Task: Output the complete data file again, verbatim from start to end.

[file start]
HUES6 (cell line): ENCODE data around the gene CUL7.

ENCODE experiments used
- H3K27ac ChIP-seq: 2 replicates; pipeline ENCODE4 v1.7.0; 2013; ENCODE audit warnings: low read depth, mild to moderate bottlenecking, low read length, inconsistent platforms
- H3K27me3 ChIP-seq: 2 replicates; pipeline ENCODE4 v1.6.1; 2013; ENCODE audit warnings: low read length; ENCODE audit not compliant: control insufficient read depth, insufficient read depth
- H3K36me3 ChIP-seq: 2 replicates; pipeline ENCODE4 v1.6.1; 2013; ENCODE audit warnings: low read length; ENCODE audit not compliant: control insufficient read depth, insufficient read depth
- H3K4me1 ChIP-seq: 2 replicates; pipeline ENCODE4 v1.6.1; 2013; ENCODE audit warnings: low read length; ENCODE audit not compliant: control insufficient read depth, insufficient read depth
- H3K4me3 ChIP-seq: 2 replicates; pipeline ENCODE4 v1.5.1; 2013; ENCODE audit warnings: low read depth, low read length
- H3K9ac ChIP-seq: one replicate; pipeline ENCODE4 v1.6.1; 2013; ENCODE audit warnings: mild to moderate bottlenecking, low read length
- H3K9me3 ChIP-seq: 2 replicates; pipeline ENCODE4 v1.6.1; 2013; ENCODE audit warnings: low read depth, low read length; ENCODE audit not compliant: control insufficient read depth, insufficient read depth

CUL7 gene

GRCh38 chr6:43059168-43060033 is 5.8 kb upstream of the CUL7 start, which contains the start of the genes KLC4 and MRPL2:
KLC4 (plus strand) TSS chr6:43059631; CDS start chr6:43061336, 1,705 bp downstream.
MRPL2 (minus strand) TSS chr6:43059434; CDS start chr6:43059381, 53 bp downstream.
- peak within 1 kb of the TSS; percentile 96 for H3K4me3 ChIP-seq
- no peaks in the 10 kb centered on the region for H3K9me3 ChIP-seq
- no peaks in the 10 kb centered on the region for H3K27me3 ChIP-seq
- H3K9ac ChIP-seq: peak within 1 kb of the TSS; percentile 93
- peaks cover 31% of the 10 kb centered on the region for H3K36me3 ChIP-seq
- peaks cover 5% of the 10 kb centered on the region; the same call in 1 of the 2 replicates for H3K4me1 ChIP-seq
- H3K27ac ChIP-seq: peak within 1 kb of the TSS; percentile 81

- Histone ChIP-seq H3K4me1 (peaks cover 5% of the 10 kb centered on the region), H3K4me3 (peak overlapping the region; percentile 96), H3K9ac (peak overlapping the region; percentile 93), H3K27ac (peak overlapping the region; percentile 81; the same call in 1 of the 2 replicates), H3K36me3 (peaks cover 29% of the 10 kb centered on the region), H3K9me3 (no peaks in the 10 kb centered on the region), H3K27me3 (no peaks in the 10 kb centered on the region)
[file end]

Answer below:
HUES6 (cell line): ENCODE data around the gene CUL7.

ENCODE experiments used
- H3K27ac ChIP-seq: 2 replicates; pipeline ENCODE4 v1.7.0; 2013; ENCODE audit warnings: low read depth, mild to moderate bottlenecking, low read length, inconsistent platforms
- H3K27me3 ChIP-seq: 2 replicates; pipeline ENCODE4 v1.6.1; 2013; ENCODE audit warnings: low read length; ENCODE audit not compliant: control insufficient read depth, insufficient read depth
- H3K36me3 ChIP-seq: 2 replicates; pipeline ENCODE4 v1.6.1; 2013; ENCODE audit warnings: low read length; ENCODE audit not compliant: control insufficient read depth, insufficient read depth
- H3K4me1 ChIP-seq: 2 replicates; pipeline ENCODE4 v1.6.1; 2013; ENCODE audit warnings: low read length; ENCODE audit not compliant: control insufficient read depth, insufficient read depth
- H3K4me3 ChIP-seq: 2 replicates; pipeline ENCODE4 v1.5.1; 2013; ENCODE audit warnings: low read depth, low read length
- H3K9ac ChIP-seq: one replicate; pipeline ENCODE4 v1.6.1; 2013; ENCODE audit warnings: mild to moderate bottlenecking, low read length
- H3K9me3 ChIP-seq: 2 replicates; pipeline ENCODE4 v1.6.1; 2013; ENCODE audit warnings: low read depth, low read length; ENCODE audit not compliant: control insufficient read depth, insufficient read depth

CUL7 gene

GRCh38 chr6:43059168-43060033 is 5.8 kb upstream of the CUL7 start, which contains the start of the genes KLC4 and MRPL2:
KLC4 (plus strand) TSS chr6:43059631; CDS start chr6:43061336, 1,705 bp downstream.
MRPL2 (minus strand) TSS chr6:43059434; CDS start chr6:43059381, 53 bp downstream.
- peak within 1 kb of the TSS; percentile 96 for H3K4me3 ChIP-seq
- no peaks in the 10 kb centered on the region for H3K9me3 ChIP-seq
- no peaks in the 10 kb centered on the region for H3K27me3 ChIP-seq
- H3K9ac ChIP-seq: peak within 1 kb of the TSS; percentile 93
- peaks cover 31% of the 10 kb centered on the region for H3K36me3 ChIP-seq
- peaks cover 5% of the 10 kb centered on the region; the same call in 1 of the 2 replicates for H3K4me1 ChIP-seq
- H3K27ac ChIP-seq: peak within 1 kb of the TSS; percentile 81

- Histone ChIP-seq H3K4me1 (peaks cover 5% of the 10 kb centered on the region), H3K4me3 (peak overlapping the region; percentile 96), H3K9ac (peak overlapping the region; percentile 93), H3K27ac (peak overlapping the region; percentile 81; the same call in 1 of the 2 replicates), H3K36me3 (peaks cover 29% of the 10 kb centered on the region), H3K9me3 (no peaks in the 10 kb centered on the region), H3K27me3 (no peaks in the 10 kb centered on the region)